The prairies of the Midwest originated in the uplift of the Rocky Mountains and the advance of the Pleistocene glaciers (as described in Chapter 2). As the Rocky Mountains began pushing upwards some 65 million years ago, the land eastward was covered in trees. A vast forest stretched across the flat, stable interior platform of the continent. As the peaks of the Rockies grew ever taller, they created a rain shadow effect; in other words, a drier climate that caused the forests to die out and the grasses to flourish. Over time the grasses evolved and spread eastward, out-competing

Just as the grasses transformed the land, animals, too, evolved. Mammals developed teeth for grinding grasses; their long legs and hoofed feet made for easier movement across the prairie; their chambered stomachs better digested the grasses. The prairie also became home to burrowing animals--Prairie dogs, ground squirrels, gophers, and Burrowing Owls--as well as burrowing predators--weasels, ferrets, foxes, and badgers.

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Traveling west toward the Rockies, the climate becomes drier and the grasses grow shorter. The prairie shifts from a tallgrass prairie to a mixed grass prairie to a shortgrass prairie, due in part to a decreasing moisture gradient. Grasslands can take hold in regions that receive between 10 and 39 inches of precipitation annually. The deep and massive root structure of most prairie grasses and forbs allow them to reach and extract water deep within the soil. This enables prairie plants to survive in dry climates and weather drought conditions better than trees and other plants.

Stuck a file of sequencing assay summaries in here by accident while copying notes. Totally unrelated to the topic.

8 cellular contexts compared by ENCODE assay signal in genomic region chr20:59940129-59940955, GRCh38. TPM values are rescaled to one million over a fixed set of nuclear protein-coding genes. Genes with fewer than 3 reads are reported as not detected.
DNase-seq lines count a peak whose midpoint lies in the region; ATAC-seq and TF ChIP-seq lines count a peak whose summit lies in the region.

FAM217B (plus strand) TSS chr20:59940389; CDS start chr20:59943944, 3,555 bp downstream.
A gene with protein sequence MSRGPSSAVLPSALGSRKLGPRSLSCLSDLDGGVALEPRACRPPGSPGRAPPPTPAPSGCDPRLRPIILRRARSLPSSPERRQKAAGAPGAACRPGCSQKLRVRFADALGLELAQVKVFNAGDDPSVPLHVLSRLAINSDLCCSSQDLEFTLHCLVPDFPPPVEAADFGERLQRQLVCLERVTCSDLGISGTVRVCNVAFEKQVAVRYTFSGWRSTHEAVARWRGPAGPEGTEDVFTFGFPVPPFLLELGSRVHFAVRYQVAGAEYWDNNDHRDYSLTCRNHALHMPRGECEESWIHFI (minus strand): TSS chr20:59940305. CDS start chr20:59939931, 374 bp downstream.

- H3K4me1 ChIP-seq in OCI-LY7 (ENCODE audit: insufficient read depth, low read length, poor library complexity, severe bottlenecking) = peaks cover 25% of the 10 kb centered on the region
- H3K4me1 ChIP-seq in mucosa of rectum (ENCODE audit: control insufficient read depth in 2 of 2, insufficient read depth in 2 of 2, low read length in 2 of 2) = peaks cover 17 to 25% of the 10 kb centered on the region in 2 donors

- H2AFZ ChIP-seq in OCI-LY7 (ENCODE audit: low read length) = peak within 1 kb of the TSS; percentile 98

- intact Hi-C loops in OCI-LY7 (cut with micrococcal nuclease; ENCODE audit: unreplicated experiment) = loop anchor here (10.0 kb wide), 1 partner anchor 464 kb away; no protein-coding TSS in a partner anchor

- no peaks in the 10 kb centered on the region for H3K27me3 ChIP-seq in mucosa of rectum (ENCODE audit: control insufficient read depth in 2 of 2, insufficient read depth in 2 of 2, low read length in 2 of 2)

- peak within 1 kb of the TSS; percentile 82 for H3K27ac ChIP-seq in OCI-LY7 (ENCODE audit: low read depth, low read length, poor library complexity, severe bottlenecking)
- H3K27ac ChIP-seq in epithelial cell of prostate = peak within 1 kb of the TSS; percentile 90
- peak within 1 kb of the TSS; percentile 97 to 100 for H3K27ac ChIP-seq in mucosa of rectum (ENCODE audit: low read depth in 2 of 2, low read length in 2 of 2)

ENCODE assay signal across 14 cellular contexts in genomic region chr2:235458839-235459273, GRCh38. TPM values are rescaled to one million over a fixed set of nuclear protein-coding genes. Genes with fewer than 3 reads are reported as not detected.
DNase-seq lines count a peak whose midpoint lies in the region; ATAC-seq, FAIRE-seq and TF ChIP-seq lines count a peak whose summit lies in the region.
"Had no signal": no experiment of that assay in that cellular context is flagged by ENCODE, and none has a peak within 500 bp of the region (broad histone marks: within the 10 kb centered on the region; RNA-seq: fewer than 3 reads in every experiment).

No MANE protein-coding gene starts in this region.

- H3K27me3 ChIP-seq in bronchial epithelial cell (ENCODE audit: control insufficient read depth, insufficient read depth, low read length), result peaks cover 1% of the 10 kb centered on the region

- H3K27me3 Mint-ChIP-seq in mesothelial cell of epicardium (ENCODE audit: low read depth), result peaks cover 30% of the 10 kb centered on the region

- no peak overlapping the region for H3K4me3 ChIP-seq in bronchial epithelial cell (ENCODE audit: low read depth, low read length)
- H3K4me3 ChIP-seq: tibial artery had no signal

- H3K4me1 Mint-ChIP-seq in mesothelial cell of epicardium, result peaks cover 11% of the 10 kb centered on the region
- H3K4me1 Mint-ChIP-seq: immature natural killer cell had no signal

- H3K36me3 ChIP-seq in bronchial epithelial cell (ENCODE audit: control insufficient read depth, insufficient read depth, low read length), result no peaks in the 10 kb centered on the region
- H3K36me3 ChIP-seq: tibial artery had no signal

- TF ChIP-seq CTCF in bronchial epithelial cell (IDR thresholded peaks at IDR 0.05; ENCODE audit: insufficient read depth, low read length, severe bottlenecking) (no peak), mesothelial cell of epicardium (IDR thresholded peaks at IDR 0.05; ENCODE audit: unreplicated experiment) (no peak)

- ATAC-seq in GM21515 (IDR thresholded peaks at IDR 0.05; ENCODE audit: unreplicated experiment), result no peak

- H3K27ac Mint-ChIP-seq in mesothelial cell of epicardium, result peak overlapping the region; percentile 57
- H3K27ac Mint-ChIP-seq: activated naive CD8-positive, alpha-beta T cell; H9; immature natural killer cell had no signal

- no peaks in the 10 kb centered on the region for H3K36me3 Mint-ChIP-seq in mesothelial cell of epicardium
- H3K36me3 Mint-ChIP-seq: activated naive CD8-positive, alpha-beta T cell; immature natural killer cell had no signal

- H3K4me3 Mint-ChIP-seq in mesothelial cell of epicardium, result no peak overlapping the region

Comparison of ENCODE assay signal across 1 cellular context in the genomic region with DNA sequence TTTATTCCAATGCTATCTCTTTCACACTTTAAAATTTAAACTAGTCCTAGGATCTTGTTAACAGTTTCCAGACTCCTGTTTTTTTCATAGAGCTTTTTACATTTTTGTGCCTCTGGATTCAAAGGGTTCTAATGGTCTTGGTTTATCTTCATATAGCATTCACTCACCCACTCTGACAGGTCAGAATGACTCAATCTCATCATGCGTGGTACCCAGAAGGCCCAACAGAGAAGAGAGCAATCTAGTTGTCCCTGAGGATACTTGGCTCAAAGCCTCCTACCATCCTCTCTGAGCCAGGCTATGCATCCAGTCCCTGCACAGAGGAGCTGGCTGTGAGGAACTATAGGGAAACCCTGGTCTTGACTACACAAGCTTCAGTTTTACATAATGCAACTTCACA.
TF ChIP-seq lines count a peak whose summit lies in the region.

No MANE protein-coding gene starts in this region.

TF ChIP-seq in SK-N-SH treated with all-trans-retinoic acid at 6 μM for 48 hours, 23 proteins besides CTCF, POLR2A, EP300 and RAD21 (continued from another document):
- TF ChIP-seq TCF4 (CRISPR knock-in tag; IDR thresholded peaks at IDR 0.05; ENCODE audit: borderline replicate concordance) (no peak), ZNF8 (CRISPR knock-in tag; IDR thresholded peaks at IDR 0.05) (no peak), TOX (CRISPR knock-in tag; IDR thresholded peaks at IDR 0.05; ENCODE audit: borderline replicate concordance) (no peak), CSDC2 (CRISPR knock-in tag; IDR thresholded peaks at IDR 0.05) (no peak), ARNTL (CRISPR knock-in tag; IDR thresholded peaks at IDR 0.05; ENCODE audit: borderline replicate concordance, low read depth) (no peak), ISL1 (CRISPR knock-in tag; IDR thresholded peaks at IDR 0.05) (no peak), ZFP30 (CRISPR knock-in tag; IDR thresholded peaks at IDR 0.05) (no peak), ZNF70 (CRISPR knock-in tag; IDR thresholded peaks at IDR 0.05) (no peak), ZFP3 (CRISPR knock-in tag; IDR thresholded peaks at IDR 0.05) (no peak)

Cool season grasses grow during the spring and fall when temperatures are cooler and more precipitation occurs. Tall Fescue, Kentucky Blue Grass, and Timothy are types of coolseason grasses. Warm-season grasses grow best during hot summer temperatures. Big and Little Bluestem, Indian Grass, and Switch Grass are warm-season grasses. Although the work of the plow cannot be undone, people today have become interested in the prairie and its conservation and restoration. Efforts across the Midwest have resulted in the protection of remnant prairies and the restoration of former grass lands. Prairie parks have emerged and backyard gardens now bloom with prairie forbs. A balance between agriculture, development, and the prairie will ensure future generations the opportunity to experience the natural community and beauty of the prairie landscape.